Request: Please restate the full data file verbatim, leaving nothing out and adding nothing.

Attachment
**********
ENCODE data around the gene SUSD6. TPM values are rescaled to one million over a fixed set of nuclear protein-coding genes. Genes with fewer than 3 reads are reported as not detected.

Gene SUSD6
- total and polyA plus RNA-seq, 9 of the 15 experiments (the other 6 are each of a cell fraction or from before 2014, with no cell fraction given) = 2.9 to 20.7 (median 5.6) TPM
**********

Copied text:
ENCODE data around the gene SUSD6. TPM values are rescaled to one million over a fixed set of nuclear protein-coding genes. Genes with fewer than 3 reads are reported as not detected.

Gene SUSD6
- total and polyA plus RNA-seq, 9 of the 15 experiments (the other 6 are each of a cell fraction or from before 2014, with no cell fraction given) = 2.9 to 20.7 (median 5.6) TPM